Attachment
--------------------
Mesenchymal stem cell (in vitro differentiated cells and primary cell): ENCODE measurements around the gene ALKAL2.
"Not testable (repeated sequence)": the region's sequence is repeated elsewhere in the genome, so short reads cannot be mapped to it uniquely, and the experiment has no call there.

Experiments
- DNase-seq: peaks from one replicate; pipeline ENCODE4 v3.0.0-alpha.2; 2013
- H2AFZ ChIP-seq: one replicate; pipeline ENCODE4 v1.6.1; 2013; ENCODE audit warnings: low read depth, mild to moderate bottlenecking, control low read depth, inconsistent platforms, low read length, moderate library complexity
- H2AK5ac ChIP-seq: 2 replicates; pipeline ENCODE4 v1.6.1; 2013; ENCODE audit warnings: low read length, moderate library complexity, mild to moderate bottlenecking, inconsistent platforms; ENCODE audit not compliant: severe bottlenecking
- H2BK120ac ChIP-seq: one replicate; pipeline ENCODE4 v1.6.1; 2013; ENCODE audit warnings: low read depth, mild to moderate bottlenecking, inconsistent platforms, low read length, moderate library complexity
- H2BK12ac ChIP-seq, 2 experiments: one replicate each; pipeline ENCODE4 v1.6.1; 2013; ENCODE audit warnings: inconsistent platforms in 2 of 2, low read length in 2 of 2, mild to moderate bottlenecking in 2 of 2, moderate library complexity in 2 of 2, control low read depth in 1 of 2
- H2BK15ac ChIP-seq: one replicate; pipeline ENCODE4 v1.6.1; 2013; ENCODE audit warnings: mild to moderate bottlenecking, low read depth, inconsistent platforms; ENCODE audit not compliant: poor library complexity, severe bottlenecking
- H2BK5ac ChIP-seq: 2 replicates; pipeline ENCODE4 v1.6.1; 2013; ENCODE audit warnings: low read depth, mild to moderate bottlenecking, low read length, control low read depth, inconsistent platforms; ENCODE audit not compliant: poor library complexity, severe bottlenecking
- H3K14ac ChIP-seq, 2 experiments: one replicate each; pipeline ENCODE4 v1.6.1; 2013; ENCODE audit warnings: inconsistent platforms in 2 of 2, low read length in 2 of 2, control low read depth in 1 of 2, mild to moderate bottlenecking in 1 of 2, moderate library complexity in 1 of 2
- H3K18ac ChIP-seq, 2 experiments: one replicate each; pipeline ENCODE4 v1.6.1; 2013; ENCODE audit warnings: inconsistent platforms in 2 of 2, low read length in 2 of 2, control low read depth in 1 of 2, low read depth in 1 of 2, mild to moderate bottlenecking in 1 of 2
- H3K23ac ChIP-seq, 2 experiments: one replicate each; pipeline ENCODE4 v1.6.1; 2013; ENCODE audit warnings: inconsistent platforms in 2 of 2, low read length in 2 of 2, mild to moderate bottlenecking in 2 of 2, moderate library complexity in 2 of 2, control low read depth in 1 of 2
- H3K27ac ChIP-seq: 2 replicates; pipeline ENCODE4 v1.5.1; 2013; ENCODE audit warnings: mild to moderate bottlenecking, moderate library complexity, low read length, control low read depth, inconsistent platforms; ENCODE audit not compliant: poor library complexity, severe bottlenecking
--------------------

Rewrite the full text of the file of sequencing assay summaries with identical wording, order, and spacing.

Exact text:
Mesenchymal stem cell (in vitro differentiated cells and primary cell): ENCODE measurements around the gene ALKAL2.
"Not testable (repeated sequence)": the region's sequence is repeated elsewhere in the genome, so short reads cannot be mapped to it uniquely, and the experiment has no call there.

Experiments
- DNase-seq: peaks from one replicate; pipeline ENCODE4 v3.0.0-alpha.2; 2013
- H2AFZ ChIP-seq: one replicate; pipeline ENCODE4 v1.6.1; 2013; ENCODE audit warnings: low read depth, mild to moderate bottlenecking, control low read depth, inconsistent platforms, low read length, moderate library complexity
- H2AK5ac ChIP-seq: 2 replicates; pipeline ENCODE4 v1.6.1; 2013; ENCODE audit warnings: low read length, moderate library complexity, mild to moderate bottlenecking, inconsistent platforms; ENCODE audit not compliant: severe bottlenecking
- H2BK120ac ChIP-seq: one replicate; pipeline ENCODE4 v1.6.1; 2013; ENCODE audit warnings: low read depth, mild to moderate bottlenecking, inconsistent platforms, low read length, moderate library complexity
- H2BK12ac ChIP-seq, 2 experiments: one replicate each; pipeline ENCODE4 v1.6.1; 2013; ENCODE audit warnings: inconsistent platforms in 2 of 2, low read length in 2 of 2, mild to moderate bottlenecking in 2 of 2, moderate library complexity in 2 of 2, control low read depth in 1 of 2
- H2BK15ac ChIP-seq: one replicate; pipeline ENCODE4 v1.6.1; 2013; ENCODE audit warnings: mild to moderate bottlenecking, low read depth, inconsistent platforms; ENCODE audit not compliant: poor library complexity, severe bottlenecking
- H2BK5ac ChIP-seq: 2 replicates; pipeline ENCODE4 v1.6.1; 2013; ENCODE audit warnings: low read depth, mild to moderate bottlenecking, low read length, control low read depth, inconsistent platforms; ENCODE audit not compliant: poor library complexity, severe bottlenecking
- H3K14ac ChIP-seq, 2 experiments: one replicate each; pipeline ENCODE4 v1.6.1; 2013; ENCODE audit warnings: inconsistent platforms in 2 of 2, low read length in 2 of 2, control low read depth in 1 of 2, mild to moderate bottlenecking in 1 of 2, moderate library complexity in 1 of 2
- H3K18ac ChIP-seq, 2 experiments: one replicate each; pipeline ENCODE4 v1.6.1; 2013; ENCODE audit warnings: inconsistent platforms in 2 of 2, low read length in 2 of 2, control low read depth in 1 of 2, low read depth in 1 of 2, mild to moderate bottlenecking in 1 of 2
- H3K23ac ChIP-seq, 2 experiments: one replicate each; pipeline ENCODE4 v1.6.1; 2013; ENCODE audit warnings: inconsistent platforms in 2 of 2, low read length in 2 of 2, mild to moderate bottlenecking in 2 of 2, moderate library complexity in 2 of 2, control low read depth in 1 of 2
- H3K27ac ChIP-seq: 2 replicates; pipeline ENCODE4 v1.5.1; 2013; ENCODE audit warnings: mild to moderate bottlenecking, moderate library complexity, low read length, control low read depth, inconsistent platforms; ENCODE audit not compliant: poor library complexity, severe bottlenecking